Plea to Devon dog owners during 'sensitive' time for wildlife

generic dog walking on lead
Dog owners are being reminded to keep their dogs on leads

Dog owners are being reminded to keep their dogs on leads in order to protect ground-nesting birds this spring and summer.

Devon Wildlife Trust has urged people visiting moorlands, fields, urban parks and beaches with their dogs to be wary of the birds nesting on the ground - which are at risk of trampling, disturbance and harm.

Peter Burgess, Devon Wildlife Trust’s Director of Conservation said this is a particularly "sensitive" time for wildlife.

“After months of being couped up we’re all looking forward to exploring wilder places as spring begins to burst in to colour. But this is one of the most sensitive times for wildlife," he said.

"Many species of bird nest on or near the ground, and in some of the most unexpected places.

Dunnocks can lay their eggs on the ground Credit: PA Images / Richard Gray

"Keeping dogs on a short lead will help reduce disturbance and ensure their chicks can fledge."

While many birds do build their nests up in trees, Devon Wildlife Trust says a "surprising" number nest on the ground or in low bushes.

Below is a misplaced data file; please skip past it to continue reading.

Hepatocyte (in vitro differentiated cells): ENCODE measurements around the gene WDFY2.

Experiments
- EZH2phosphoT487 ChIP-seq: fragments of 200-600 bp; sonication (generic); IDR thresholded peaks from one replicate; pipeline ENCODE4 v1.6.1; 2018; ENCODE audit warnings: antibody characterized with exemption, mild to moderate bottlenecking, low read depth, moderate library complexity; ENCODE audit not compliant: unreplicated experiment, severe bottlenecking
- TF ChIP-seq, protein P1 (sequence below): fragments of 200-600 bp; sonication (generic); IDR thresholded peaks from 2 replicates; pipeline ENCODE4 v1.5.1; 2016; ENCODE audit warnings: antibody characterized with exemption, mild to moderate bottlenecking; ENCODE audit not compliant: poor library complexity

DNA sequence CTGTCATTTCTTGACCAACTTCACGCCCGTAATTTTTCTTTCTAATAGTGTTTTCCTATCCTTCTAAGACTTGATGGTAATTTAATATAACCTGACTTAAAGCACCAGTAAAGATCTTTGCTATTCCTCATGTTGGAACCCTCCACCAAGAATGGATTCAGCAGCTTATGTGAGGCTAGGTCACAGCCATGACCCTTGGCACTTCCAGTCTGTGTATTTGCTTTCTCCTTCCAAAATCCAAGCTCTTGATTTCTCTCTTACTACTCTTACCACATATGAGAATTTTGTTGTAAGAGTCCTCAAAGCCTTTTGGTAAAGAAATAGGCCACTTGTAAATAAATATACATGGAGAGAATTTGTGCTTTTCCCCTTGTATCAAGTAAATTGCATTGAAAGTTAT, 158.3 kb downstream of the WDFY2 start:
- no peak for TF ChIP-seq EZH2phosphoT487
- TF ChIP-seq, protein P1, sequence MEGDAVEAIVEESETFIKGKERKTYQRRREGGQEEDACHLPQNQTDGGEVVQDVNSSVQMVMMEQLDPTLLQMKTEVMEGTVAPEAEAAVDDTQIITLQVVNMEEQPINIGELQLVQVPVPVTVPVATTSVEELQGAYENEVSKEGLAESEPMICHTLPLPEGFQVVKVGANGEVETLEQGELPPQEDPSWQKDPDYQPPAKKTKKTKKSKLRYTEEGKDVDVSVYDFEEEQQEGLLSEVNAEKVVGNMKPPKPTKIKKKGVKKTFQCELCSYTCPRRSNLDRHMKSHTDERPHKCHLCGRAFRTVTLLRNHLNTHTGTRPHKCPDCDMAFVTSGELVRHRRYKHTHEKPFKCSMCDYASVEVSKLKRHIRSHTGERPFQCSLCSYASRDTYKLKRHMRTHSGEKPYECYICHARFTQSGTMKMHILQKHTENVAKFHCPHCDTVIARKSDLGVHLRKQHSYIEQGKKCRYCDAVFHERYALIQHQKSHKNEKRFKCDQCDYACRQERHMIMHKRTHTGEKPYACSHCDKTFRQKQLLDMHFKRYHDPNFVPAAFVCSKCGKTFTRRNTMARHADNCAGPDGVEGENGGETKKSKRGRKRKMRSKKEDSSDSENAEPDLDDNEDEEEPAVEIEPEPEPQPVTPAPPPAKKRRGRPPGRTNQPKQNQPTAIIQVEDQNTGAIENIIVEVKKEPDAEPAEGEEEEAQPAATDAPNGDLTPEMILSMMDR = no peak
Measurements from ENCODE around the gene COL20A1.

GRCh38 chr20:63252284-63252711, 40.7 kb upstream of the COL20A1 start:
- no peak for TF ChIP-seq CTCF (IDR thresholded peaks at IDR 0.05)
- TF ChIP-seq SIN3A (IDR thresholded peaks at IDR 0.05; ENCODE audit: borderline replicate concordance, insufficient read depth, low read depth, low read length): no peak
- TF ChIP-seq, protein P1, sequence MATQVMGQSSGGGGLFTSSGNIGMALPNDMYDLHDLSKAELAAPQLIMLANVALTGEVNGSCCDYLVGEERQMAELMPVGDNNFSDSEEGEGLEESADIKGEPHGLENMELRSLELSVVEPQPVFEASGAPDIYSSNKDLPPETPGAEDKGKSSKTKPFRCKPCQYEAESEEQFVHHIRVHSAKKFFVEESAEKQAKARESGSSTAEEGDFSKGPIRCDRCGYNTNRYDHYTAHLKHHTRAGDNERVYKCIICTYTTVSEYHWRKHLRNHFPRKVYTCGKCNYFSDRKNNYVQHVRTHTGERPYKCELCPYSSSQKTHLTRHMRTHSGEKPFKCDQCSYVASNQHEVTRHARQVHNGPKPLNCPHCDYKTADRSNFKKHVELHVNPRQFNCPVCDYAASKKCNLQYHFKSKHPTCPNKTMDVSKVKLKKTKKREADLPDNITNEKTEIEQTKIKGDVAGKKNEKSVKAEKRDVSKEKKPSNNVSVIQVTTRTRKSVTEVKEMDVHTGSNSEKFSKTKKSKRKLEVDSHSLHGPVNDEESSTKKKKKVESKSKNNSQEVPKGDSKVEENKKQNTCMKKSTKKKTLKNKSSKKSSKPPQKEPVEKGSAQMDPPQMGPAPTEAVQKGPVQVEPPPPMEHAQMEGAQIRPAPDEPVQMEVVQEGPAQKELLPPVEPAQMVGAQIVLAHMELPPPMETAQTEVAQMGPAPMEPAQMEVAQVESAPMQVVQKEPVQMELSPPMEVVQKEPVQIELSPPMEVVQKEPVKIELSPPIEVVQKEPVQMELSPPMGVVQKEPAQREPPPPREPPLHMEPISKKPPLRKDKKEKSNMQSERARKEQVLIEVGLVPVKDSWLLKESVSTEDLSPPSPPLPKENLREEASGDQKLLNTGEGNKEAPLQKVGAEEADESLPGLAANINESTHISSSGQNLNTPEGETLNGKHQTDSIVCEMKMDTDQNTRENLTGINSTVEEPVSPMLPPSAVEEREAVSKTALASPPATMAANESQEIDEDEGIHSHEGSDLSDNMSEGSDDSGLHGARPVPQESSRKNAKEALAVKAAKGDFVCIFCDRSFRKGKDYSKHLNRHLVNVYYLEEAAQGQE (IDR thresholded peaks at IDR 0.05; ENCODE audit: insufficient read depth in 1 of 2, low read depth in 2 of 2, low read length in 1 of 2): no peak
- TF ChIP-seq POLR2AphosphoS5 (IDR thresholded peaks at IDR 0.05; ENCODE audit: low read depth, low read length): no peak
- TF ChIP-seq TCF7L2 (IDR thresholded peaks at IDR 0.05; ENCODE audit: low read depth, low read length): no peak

For example, nightjars, willow warblers, meadow pipits, oystercatcher and even more familiar garden birds like dunnocks and blackbirds.

Some beaches have cordoned-off areas to protect some of the rarest birds’ nests – but, the wildlife trust says it’s best to keep dogs on leads on all beaches and the wider countryside until chicks have fledged in September.

The law says that you must keep your dog on a lead no longer than two metres between 1 March and 31 July when on any open access land to protect ground-nesting birds.

Devon Wildlife Trust asks dog walkers to avoid some of its nature reserves because the wildlife there is too rare or fragile and needs special protection.

These sites include South Efford Marsh near Kingsbridge, Dawlish Inner Warren near Dawlish, Exe Reed Beds near Exeter, and Horsey Island near Braunton.

The trust advises looking at individual nature reserve webpages before you leave home to see if and where dogs are allowed. More information can be found here.